Here is a map of the main roads of the Roman Empire in AD125. Most were there long before the Romans came along.
Creative Commons Attribution-Share Alike 3.0 Unported license photo by Andrein
yep great website
Thank You, This Was Very Helpful For This Project Im Doing!
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Great website! Nice work with the pictures and just the whole thing as one! Keep up the good work!
Anonymous: Thanks. My source said Roman carriages had no suspension but then when I went to look for an illustration (a free one at Wikipedia) all I found was this one. Of course it is not a surviving Roman coach but a reconstruction. I don’t know where they saw an original to copy.
I wonder why those pioneer wagons had no suspension. Also, don’t forget that Rome wasn’t just the city but an empire that included some very rough terrain.
The picture of the Roman carriage you have featured on your blog actually had suspension. I mention this fact because you talked about how the carriages of the day did not feature suspension. The Romans had many great innovations that were well ahead of their time. Oddly enough several hundred years later early American’s traveling down the Oregon Trail would use wagons without suspension in terrain far harsher than that found in ancient Rome.
Anonymous: Thanks. I made the correction. Good luck on your work of fiction.
Thanks for this. I’m writing a work of fiction and have been trying to learn about foot travel across the Roman Empire around 30-50 AD. (You may want to make a correction, though. Your text says the map is AD 25, but its legend reads AD 125.)
Sophia: No sponsor–the blog is mine. I call myself 100falcons here and 100swallows on my other blog, The Best Artists. This post was last up-dated on March 11, 2012.
I’m doing a bibliography in this site,
Do u have a sponsor?
When was this site last updated?
And what is your first initial and last name?
Diane: It is from the catalog (page 122) of an exhibition called ARTIFEX: Ingeniería Romana en España which took place at the Museo Arqueológico of Madrid from March to June 2002. Normally the origin of the object is given under the photo but not here. The article or chapter which contains the picture was written by Ignacio González Tascón.
I will continue to search for the location of the relief.
We are trying to find the owner of a picture you have of “A Roman carriage” on this page:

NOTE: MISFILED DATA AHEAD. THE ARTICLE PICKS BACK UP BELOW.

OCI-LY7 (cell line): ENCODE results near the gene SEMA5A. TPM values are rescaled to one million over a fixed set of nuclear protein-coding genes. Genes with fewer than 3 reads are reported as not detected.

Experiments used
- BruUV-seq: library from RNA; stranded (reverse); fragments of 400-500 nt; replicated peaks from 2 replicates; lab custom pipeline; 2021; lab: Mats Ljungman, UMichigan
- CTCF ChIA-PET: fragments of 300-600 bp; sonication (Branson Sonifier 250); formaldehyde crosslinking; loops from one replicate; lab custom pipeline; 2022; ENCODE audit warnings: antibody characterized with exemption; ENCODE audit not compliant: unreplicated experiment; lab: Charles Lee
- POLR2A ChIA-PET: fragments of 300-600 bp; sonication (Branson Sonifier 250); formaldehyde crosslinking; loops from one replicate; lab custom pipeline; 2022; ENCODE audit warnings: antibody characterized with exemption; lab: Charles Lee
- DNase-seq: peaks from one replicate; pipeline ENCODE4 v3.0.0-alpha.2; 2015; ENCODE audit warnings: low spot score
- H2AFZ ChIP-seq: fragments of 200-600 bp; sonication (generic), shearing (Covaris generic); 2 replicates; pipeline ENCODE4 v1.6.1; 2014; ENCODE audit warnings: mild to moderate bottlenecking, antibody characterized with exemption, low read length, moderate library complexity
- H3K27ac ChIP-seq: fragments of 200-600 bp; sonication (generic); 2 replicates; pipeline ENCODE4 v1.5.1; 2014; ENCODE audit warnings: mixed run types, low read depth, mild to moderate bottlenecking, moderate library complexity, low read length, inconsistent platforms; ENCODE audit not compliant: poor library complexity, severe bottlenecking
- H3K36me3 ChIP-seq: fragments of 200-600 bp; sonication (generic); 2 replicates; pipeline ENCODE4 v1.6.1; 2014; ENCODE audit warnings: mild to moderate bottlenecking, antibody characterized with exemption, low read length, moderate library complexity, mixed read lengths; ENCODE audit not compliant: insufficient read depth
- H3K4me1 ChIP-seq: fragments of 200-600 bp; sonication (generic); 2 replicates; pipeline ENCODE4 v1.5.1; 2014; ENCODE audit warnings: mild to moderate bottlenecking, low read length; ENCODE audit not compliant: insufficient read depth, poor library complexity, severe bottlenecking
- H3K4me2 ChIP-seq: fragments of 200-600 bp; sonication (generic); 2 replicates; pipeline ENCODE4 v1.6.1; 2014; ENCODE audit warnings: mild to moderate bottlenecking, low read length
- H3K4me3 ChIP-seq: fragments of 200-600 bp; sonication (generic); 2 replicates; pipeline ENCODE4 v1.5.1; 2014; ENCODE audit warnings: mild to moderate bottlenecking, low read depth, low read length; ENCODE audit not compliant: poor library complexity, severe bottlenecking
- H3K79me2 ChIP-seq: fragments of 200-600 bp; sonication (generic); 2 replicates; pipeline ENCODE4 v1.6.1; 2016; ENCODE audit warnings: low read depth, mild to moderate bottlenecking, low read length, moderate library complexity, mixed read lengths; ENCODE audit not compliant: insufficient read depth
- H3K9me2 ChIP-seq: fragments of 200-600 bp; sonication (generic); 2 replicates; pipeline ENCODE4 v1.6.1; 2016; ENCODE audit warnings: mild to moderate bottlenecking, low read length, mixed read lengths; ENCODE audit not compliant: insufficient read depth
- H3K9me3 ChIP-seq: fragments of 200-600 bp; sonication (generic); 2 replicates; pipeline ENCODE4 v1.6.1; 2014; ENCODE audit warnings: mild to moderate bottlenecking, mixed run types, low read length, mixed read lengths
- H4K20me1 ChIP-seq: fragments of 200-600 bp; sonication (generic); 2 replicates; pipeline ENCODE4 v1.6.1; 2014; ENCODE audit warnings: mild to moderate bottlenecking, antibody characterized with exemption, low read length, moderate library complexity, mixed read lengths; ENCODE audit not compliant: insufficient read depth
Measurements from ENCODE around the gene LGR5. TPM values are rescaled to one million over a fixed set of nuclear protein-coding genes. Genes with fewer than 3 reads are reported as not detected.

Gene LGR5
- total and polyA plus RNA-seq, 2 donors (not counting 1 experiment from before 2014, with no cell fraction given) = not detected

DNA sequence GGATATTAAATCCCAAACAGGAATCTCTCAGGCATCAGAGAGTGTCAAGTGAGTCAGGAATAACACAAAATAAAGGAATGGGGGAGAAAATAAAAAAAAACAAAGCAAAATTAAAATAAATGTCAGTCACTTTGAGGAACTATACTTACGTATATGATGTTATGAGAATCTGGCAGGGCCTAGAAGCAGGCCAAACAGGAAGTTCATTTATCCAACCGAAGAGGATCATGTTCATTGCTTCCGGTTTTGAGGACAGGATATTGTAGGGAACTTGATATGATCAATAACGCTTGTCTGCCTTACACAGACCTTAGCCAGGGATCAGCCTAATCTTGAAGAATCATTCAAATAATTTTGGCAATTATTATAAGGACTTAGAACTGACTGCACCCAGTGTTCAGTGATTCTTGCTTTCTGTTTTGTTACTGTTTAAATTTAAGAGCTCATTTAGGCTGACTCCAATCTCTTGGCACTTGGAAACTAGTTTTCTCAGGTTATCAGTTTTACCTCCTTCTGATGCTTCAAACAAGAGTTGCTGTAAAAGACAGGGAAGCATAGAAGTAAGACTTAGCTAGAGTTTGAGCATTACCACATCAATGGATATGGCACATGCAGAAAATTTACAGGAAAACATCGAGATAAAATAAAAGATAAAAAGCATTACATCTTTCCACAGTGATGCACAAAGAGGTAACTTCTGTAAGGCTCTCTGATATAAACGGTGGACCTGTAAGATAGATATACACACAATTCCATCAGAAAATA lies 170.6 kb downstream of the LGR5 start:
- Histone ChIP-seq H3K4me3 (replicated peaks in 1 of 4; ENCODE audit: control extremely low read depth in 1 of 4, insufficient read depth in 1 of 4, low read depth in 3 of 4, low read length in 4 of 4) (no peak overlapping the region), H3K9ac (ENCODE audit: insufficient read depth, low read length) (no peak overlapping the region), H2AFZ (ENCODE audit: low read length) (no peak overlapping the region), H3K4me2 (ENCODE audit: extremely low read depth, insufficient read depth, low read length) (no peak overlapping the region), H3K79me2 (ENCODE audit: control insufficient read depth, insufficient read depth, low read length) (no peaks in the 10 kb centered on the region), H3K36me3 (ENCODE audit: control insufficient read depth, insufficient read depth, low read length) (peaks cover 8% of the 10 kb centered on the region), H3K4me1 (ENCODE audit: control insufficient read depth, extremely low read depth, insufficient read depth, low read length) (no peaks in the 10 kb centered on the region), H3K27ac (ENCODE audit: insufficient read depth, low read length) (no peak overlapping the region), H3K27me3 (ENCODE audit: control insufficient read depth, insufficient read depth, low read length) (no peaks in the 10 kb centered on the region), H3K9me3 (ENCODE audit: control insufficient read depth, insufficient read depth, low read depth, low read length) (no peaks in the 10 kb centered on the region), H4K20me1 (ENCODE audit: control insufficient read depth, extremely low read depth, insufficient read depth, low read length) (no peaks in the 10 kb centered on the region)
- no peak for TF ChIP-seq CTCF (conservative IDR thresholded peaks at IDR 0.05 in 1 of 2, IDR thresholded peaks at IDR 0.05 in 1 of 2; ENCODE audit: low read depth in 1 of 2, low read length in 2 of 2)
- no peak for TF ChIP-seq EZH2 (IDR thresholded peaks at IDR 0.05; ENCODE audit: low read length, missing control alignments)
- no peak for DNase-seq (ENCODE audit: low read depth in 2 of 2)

Can you tell us where you got the picture from and who the copyright holder might be?
Thank you for any help.
Of course, like the time I was travelling in my uncle’s backback on a moped? :) I wish he had a Roman-style carriage instead.
As the years went by (we’re talking about centuries) the network of paved roads got bigger. Romans built more and better roads in times of prosperity (e.g. time of Augustus). In bad times the roads deteriorated (e.g. the third century). There are a lot of milestones that tell of some people-loving emperor–Trajan, for instance–repairing a road. But by far the majority were never paved. There are many stretches of Roman roads still to be seen in Spain like the one you saw in Szombathely. They are really impressive, it’s true.
I bet your carriage had a sort of bellows top that was folded back. And the buggy certainly sat on springs. I think if you were in a closed coach with no window or an open one and no suspension and had to face a long journey instead of a pleasure outing, you wouldn’t have enjoyed the ride so much. Of course you could always write your memoirs like Caesar.
What about the famous Roman cobble roads? Were they scarce? I saw one in Szombathely, Hungary, called the Amber Road, in amazing shape. The cobbles were huge, but very nicely fitted together. I guess only bigger, richer towns could afford them.
Not too long ago we went on a short horse-drawn carriage ride, it was a great experience. Must be more comfortable today, I guess, but I could sit on it all day, and reflect upon anything.